by Courtney Butler, Head Editor, INALJ Idaho
Without naming any names, let’s just say I recently visited several libraries in several different geographical regions, and the discrepancy in quality between the institutions got me thinking about library funding strategies. Why has it been deemed acceptable for large, rich communities to have state of the art libraries while small, poor communities are lucky to get by with marginal resources? There is a lot of focus on the aggregate decline of library budgets in the economic downswing, but I think there should be more discussion on the persistent inequalities in funding between districts. I have been and remain a firm believer that the current distribution of library resources is unfair, and I’m always open to thoughts on how to rectify this situation.
One interesting solution that I’ve come across was in an article published in Library Journal in 2004. In “The Case for Consolidation”, Sam Amdursky argues that public libraries need to gain economic independence from local governing bodies by forming their own tax districts and by consolidating into larger, regional units. Especially in tough economic times, a dedicated revenue stream would help combat the general inconsistency of available funding for libraries and the radical fluctuation of tax revenue received throughout a state. He believes the current system creates a lot of redundancies and inefficiencies by serving overlapping populations and that consolidation would help eliminate these inefficiencies and assist in tailoring programs to better suit community needs.
Honestly, the first time I read this article it seemed full of problems. I was overwhelmed by the very idea of this sort of transition and by concerns about maintaining adequate service and public approval. However, I was surprised to find a number of libraries all over the country either implementing this sort of system or seriously considering doing so. As such, I took a second look. From a funding perspective, the benefits are obvious. Libraries are too dependent on the whims of elected officials who are more concerned with maintaining the general budget of whichever constituencies they serve than ensuring library services are not compromised. As long as public libraries could convince the public to weather the change, independent governing bodies and taxing districts with only the libraries’ best interest in mind would obviously be of great benefit to the libraries (and communities by extension). Furthermore, it would also allow more focus to be placed on the problem of funding discrepancies as a direct result of surrounding communities’ economic status. And I’m all for balancing per capita inequalities.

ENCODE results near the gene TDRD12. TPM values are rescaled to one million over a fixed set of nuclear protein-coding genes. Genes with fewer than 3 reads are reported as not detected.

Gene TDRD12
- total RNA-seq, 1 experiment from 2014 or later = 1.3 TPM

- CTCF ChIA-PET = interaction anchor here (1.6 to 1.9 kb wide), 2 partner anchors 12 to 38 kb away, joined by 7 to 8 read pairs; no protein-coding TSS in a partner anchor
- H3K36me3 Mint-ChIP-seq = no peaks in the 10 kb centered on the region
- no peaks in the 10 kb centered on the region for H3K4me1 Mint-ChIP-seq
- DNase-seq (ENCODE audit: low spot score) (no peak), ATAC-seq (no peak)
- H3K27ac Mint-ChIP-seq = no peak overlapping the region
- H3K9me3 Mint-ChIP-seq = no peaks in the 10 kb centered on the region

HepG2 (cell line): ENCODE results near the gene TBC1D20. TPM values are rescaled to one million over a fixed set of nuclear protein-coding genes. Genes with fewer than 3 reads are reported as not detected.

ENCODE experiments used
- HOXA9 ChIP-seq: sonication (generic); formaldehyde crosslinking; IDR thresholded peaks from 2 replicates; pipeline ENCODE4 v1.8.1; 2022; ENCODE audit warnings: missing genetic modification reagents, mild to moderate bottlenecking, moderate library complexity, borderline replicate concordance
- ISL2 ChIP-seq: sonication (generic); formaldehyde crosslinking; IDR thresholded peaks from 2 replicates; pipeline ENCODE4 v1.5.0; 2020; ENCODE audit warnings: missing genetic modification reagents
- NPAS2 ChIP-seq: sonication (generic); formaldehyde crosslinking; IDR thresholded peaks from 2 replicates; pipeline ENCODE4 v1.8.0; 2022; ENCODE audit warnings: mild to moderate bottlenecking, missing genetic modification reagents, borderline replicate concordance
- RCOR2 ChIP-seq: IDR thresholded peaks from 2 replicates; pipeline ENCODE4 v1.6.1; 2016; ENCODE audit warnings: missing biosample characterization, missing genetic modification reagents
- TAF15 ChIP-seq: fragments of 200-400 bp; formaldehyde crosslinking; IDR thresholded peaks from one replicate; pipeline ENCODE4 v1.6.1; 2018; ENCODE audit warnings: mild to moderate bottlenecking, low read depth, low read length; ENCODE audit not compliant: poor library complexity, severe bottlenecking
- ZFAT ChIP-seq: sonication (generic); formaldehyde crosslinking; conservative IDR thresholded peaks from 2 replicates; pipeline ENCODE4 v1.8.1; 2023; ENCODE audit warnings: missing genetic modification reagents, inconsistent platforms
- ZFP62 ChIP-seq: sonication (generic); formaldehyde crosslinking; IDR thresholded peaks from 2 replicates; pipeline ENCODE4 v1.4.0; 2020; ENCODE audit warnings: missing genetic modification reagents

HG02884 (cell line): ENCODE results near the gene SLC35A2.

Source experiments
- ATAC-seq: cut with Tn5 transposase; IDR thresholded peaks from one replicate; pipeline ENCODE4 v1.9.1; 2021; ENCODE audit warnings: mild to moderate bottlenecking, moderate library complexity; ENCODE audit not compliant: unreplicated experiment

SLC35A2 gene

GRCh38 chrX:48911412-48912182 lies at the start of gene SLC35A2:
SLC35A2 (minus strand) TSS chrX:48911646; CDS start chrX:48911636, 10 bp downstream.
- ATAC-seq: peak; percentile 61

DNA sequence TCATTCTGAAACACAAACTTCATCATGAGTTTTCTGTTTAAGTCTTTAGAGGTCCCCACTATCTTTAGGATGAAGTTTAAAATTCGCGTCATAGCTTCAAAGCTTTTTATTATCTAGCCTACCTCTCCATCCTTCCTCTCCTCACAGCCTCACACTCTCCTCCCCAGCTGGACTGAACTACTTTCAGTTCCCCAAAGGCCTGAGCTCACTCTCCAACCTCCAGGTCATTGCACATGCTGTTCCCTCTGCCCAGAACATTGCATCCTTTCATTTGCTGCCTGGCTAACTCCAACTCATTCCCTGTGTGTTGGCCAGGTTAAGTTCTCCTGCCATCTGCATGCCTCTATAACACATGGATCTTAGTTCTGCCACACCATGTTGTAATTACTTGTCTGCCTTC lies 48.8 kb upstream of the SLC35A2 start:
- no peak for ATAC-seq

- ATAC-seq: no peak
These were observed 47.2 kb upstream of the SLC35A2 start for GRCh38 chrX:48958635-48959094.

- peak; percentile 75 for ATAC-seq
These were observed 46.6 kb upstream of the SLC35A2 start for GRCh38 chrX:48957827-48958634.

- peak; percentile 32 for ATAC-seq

That being said, I feel a little hesitant about the consolidation part. Amdursky seemed a bit indifferent to potential branch closures and staff reductions. I simply would not feel good about consolidating libraries into fewer buildings with less staff unless the benefits were obvious and abundant. Doing so would certainly lend efficiency to the system, but it would be incredibly important to ensure that patrons in less-populated rural areas were not being neglected and that local culture was maintained. However, if these concerns are accounted for then overall I view Amdursky’s proposal quite positively. It seems difficult, but doable. And I look forward to seeing what other solutions the library world can come up. Even more than that, I look forward to seeing something put into motion.